My Ph.D. thesis is titled An Integrated Framework for Modeling and Predicting Spatiotemporal Phenomena in Urban Environments, which is the cumulative work of my four and a half years’ journey. In a nutshell, it is about solving urban problems using big spatiotemporal data and machine learning. The particular urban problems it addresses are: human mobility prediction, traffic speed prediction, and crime prediction. In the thesis, I propose a generic solution framework for urban problems using spatiotemporal data and machine learning. The dissertation committee consists of Professors Hoong Chuin Lau, Robert J. Kauffman, Akshat Kumar, and Siyuan Liu.
On September 21, 2017, I have successfully defended my thesis. Check out the full thesis PDF file and the defense slides! On March 25, 2018, I gave a stripped-down presentation of the thesis at FOSSASIA 2018 in Singapore. Check out the video recording on YouTube (and the reduced slides)!
The following publications form the core parts of my thesis:
Abstract (click to expand)
This thesis proposes a general solution framework that integrates methods in machine learning in creative ways to solve a diverse set of problems arising in urban environments. It particularly focuses on modeling spatiotemporal data for the purpose of predicting urban phenomena. Concretely, the framework is applied to solve three specific real-world problems: human mobility prediction, traffic speed prediction and incident prediction.
For human mobility prediction, I use visitor trajectories collected a large theme park in Singapore as a simplified microcosm of an urban area. A trajectory is an ordered sequence of attraction visits and corresponding timestamps produced by a visitor. This problem has two related subproblems: (spatial) bundle prediction and trajectory prediction. In the first problem, I apply the framework to predict a bundle (i.e., an unordered set) of attractions that a given visitor would visit given a time budget. In the second problem, the framework is applied to predict the visitor's actual trajectory given the current partial trajectory and time budget. In both problems, I apply the methods of trajectory clustering, hidden Markov model, revealed preference learning and (inverse) reinforcement learning in the integrated framework.
In traffic speed prediction, I wish to predict the spatiotemporal distribution of traffic speed over urban road networks. To this end, I propose local Gaussian processes which combine non-negative matrix (NMF) factorization with Gaussian process (GP) in order to enhance the efficiency of model training such that the solution could be deployed in real-time use cases. NMF is essentially a spatiotemporal clustering technique. The solution is extensively evaluated using real-world traffic data collected in two U.S. cities.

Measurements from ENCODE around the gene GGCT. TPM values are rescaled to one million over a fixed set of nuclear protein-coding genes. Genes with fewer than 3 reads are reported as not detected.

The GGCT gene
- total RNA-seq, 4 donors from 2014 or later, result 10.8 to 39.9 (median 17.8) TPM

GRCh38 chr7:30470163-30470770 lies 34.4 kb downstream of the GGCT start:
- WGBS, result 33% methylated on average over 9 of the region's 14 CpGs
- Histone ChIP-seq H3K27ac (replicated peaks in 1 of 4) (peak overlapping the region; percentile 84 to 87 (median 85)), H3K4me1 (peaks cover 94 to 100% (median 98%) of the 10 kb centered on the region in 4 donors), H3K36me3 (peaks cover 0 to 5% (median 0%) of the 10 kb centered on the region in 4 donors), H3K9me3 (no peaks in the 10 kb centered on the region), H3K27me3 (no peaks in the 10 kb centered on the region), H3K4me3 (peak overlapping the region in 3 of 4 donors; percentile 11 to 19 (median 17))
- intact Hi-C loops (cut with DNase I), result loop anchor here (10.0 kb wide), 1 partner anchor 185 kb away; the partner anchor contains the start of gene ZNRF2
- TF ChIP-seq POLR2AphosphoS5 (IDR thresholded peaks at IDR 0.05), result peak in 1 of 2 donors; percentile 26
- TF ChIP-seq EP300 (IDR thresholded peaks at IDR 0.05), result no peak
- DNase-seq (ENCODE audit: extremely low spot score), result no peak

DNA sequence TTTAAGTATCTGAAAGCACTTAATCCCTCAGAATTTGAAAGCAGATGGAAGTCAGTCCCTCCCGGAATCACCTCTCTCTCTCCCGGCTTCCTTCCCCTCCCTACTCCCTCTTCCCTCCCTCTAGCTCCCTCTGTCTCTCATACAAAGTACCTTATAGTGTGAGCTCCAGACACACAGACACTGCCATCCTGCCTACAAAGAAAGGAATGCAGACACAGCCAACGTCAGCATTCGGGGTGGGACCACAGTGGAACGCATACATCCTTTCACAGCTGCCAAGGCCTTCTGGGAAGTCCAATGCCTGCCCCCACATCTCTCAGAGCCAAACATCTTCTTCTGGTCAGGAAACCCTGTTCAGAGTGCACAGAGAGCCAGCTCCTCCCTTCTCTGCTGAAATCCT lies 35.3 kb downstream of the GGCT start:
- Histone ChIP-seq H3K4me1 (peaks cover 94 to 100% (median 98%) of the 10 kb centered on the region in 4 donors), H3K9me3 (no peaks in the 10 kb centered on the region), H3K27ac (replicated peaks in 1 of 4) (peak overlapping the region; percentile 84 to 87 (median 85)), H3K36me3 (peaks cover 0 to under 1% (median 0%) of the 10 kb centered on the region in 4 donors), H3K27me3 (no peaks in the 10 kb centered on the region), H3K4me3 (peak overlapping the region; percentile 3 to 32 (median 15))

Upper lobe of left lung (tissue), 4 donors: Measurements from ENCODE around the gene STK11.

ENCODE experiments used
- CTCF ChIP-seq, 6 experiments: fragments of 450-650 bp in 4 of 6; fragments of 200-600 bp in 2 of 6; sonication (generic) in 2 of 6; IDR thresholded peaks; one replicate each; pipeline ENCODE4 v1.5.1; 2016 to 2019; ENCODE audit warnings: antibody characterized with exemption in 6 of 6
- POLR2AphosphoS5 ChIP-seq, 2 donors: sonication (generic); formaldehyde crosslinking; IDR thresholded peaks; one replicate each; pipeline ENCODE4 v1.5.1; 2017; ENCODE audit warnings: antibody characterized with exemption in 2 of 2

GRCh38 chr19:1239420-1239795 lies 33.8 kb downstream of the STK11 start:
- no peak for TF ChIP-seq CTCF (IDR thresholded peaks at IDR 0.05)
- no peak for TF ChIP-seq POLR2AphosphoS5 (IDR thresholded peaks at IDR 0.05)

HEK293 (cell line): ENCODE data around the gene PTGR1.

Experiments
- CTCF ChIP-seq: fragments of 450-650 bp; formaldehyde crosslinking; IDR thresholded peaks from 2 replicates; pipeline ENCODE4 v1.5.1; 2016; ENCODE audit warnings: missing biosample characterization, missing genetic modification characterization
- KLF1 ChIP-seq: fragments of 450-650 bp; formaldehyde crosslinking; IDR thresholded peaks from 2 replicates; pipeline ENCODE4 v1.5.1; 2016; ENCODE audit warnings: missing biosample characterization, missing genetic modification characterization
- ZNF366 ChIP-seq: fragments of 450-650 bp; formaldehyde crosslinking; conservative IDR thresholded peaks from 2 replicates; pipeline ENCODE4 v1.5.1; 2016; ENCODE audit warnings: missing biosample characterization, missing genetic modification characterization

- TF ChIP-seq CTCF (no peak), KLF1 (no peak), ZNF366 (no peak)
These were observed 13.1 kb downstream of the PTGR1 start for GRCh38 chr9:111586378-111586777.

The incident prediction problem is about predicting the distribution of the number of crime incidents over urban areas in future time periods. Because of its similarity to the traffic prediction problem above, its solution greatly benefits from the GP model developed earlier. Particularly, the GP kernel function is inherited and extended to model the distribution of incidents in urban areas and their features. The proposed solution is evaluated using real-world incident data collected in a large Asian city.
Conceptually, this thesis uses big data and machine learning techniques to solve three separate urban problems, whose contribution belongs to the large category of urban computing. At the core, its technical contribution lies in the unification of separate solutions tailored to those problems into an integrated framework that reasons with spatiotemporal data and, thus, is highly generalizable to other problems of similar nature.
The figure below summarizes the machine learning models, spatiotemporal data and problems in urban environments studied in the thesis. In essence, it is a combination of machine learning models and spatiotemporal data that solves a diverse set of problems in urban environments. Synthesized from those methods and data, a common solution framework can be integrated that “abstracts away” the peculiar features of each of the individual problems.
I call this an integrated framework because it provides a high-level abstraction of the problem-solving process that can be generalized and extended to solve other urban problems of similar nature. As illustrated in the above figure, even though the data and their problems are intrinsically tied together, the separation of data from problems gives rise to the synthesis and abstraction of processes that make up the proposed integrated framework.
Thus, the main contribution of the thesis is to extend the Urban Data Analytics component of the General Framework of Urban Computing proposed by Zheng et al. (2014). The integrated framework is illustrated in the figure below. Refer to Chapter 3 of the thesis for detailed description.
The particular urban problems that the thesis solves are: